President Donald Trump will officially launch a second run for the White House on Tuesday night with a huge rally in Orlando, Florida, at the Amway Center. Many people literally have been waiting for days outside the venue.
But not everyone’s happy about the event.
At the end of May, the president declared on Twitter, “I will be announcing my second term presidential run with first lady Melania, Vice President Mike Pence, and second lady Karen Pence on June 18th in Orlando, Florida, at the 20,000-seat Amway Center.”
“Join us for this historic rally!” he added.
I will be announcing my Second Term Presidential Run with First Lady Melania, Vice President Mike Pence, and Second Lady Karen Pence on June 18th in Orlando, Florida, at the 20,000 seat Amway Center. Join us for this Historic Rally! Tickets: https://t.co/1krDP2oQvG
— Donald J. Trump (@realDonaldTrump) May 31, 2019
Some groups, meanwhile, are threatening to protest outside the event even as some 74,000 people — and perhaps many more thousands by now — have requested tickets for the 20,000-seat venue.
A Fox affiliate, Fox 35 in Orlando, noted that three protest locations include Church Street, Lake Eola and City Commons, as the outlet reported.
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On June 12, the president tweeted the following details about the requests that were flooding in for seats for the event:
Wow! Just got word that our June 18th, Tuesday, ANNOUNCEMENT in Orlando, Florida, already has 74,000 requests for a 20,000 seat Arena. With all of the big events that we have done, this ticket looks to be the “hottest” of them all. See you in Florida!
— Donald J. Trump (@realDonaldTrump) June 12, 2019
Meanwhile, in her first appearance on a major Sunday morning news program since the young lawmaker took office this past January, Rep. Alexandria Ocasio-Cortez (D-N.Y.), the self-described Democratic socialist, warned there is a “very real risk” Trump will win re-election in 2020.
She also openly acknowledged there is frustration among progressives with House Speaker Nancy Pelosi (D-N.Y.), saying it is “quite real.”
“I think that if we elect a president on half-measures that the American people don’t quite understand — the agenda of a president, you know, that says we’re fighting for higher wages but we don’t want a $15 minimum wage, fighting for education but we don’t want to make colleges tuition-free, fighting for women’s rights, etc, but we don’t want to go all the way with that, then I think we have a very real risk of losing the presidency,” Ocasio-Cortez, 29, continued.
Democrats are set to begin thinning down the bloated list of nearly two dozen presidential contenders for the Democratic nomination.
The first Democrat primary debates take place at the end of this month, on the back-to-back nights of June 26 and June 27.
Ocasio-Cortez also shared the goal of repealing the Hyde Amendment, which prohibits most federal funding for abortion in this country.
Former Vice President Joe Biden, the current Democratic front-runner, abruptly reversed himself on the issue recently — and she addressed that as well. Biden said earlier this month he could “no longer support” the amendment, which for decades he supported.
Biden said the law makes a woman’s right to an abortion “dependent on someone’s ZIP code.”
The Hyde Amendment bans the government from providing abortion funding except in cases of rape, incest, or when the mother’s health is at stake, as Fox News also noted.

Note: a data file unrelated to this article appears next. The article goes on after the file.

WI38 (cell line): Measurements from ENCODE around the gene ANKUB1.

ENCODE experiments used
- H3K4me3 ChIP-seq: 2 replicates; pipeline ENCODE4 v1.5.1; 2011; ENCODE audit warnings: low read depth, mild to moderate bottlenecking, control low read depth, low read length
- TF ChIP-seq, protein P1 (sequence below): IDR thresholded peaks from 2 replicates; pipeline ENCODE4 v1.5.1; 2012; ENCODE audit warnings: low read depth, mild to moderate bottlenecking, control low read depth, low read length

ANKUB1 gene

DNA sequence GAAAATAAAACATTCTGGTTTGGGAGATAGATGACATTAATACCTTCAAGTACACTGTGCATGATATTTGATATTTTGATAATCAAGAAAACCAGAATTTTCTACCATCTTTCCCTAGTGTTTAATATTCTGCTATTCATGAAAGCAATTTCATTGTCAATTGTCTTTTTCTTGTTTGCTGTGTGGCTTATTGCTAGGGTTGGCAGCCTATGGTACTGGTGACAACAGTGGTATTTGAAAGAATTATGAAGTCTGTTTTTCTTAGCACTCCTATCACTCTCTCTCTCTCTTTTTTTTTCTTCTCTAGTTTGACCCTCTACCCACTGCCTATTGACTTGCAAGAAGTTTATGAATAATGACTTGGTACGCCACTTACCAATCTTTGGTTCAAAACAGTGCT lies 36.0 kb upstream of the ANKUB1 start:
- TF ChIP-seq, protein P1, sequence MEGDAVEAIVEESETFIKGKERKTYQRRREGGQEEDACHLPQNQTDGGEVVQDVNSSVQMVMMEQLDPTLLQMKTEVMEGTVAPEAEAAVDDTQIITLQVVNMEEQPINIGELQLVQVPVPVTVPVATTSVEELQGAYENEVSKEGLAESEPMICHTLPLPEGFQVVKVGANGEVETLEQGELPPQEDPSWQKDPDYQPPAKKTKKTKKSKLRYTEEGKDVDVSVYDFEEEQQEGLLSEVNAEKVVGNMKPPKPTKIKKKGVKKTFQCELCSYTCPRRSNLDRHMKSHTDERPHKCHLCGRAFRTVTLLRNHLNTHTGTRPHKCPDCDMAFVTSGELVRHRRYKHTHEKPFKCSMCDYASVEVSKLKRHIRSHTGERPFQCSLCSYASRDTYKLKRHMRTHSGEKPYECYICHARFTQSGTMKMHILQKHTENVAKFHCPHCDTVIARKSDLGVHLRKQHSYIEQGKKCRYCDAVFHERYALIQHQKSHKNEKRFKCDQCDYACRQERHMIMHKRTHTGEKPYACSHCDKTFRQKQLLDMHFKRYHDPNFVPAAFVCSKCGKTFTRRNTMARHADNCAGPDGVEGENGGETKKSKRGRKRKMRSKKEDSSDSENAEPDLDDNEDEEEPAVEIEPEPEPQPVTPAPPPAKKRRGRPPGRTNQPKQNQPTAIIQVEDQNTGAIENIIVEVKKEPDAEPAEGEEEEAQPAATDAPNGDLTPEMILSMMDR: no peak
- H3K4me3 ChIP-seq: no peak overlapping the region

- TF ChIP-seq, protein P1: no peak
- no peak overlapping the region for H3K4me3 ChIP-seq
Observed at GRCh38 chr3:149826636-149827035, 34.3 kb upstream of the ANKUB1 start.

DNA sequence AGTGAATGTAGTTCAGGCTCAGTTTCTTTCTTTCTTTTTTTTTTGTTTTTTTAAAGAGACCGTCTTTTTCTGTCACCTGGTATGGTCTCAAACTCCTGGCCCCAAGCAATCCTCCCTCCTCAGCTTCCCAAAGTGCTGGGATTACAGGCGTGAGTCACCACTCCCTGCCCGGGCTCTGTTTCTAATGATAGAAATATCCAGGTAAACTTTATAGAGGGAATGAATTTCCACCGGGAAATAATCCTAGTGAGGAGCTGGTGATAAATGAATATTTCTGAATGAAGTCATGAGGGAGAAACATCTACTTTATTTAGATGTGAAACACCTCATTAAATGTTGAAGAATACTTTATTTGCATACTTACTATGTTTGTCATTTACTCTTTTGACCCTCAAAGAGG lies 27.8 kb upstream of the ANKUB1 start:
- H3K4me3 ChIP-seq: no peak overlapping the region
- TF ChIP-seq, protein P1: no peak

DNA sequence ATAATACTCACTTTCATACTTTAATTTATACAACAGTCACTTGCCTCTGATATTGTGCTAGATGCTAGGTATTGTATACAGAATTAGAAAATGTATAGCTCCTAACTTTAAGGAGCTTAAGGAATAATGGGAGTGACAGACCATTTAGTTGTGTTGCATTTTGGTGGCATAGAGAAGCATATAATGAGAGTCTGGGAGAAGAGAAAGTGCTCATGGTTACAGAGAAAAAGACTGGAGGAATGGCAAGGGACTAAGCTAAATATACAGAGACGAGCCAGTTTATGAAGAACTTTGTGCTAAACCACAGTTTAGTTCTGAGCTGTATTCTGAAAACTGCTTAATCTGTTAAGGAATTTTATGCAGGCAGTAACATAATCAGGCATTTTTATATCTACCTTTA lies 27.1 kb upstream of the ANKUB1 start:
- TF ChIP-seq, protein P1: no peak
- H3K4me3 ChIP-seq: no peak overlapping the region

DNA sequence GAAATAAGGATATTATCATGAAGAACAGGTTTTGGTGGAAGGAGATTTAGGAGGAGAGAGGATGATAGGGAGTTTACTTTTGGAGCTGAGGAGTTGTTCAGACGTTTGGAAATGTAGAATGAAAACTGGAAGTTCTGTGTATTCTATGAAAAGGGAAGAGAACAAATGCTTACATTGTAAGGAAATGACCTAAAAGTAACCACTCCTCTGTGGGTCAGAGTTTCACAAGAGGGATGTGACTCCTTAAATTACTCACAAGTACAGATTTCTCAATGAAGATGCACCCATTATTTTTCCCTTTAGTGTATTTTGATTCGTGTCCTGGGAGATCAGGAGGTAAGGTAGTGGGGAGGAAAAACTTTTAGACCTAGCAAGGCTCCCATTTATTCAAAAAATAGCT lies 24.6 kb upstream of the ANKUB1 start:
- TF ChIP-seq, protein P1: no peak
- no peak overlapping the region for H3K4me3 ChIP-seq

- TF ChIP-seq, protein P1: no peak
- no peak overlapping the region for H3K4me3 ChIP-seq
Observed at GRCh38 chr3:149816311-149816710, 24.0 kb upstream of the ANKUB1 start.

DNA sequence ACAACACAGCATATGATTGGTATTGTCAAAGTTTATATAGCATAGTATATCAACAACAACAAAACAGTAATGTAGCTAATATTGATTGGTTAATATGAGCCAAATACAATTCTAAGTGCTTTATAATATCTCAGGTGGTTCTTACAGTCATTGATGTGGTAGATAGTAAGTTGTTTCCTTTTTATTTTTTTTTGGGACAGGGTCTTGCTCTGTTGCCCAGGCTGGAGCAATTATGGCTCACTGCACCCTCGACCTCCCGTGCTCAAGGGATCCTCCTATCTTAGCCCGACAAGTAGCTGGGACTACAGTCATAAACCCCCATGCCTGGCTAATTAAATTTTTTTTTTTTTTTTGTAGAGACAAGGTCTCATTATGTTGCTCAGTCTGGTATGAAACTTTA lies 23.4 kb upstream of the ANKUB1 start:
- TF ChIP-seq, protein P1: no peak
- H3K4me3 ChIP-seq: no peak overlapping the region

This past Sunday, Ocasio-Cortez said Biden’s new stance on that issue was the bare minimum for a Democrat candidate in 2020. “I’m encouraged by the fact that he is now against the Hyde Amendment,” Ocasio-Cortez told Jon Karl. “I think that that’s where — I think it’s a very base level where all candidates need to be.”
Sen. Bernie Sanders (I-Vt.), meanwhile, told anchor Chris Wallace of “Fox News Sunday” that while “polls go up and polls go down,” he believes that “frankly, I am the strongest candidate to defeat Trump. I think we can win in Pennsylvania, Wisconsin, and Michigan and some of the other battleground states, and that’s a fight that I look forward to.”
“She [Warren] says that she supports capitalism and she supports markets, but she wants them more tightly regulated,” Wallace said to him at one point. “Why do you think that you’re a better choice for voters than Sen. Warren with that approach?”
“Well, Sen. Warren is a friend of mine,” replied the Vermont senator of his Massachusetts colleague. “And she’s a great senator, but let me just give you my perspective. Chris, according to Federal Reserve data, the average worker in America today, despite a huge increase in productivity and technology, is earning exactly the same wages that he or she earned 45 years ago. In the last 30 years, the top 1 percent has seen an increase in the wealth of $21 trillion — while the bottom half of America has seen an actual decline in their wealth of some $800 billion.”
“We have an economy today that is working phenomenally well for the top 1 percent, while the working class of this country is being decimated,” said Sanders.
“In other words,” continued Sanders with a theme starkly familiar to his failed campaign the last time around, “we have an economy today that is working phenomenally well for the top 1 percent, while the working class of this country is being decimated. Meanwhile, it seems to me that if we’re going to bring about real change in this country, that means health care to all people [and] raising the minimum wage to a living wage. Making sure that all of our young people can afford to go to college, dealing with climate change, dealing with criminal justice reform.”
“We need a fundamental change. We need a political revolution,” he insisted.
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This article has been updated.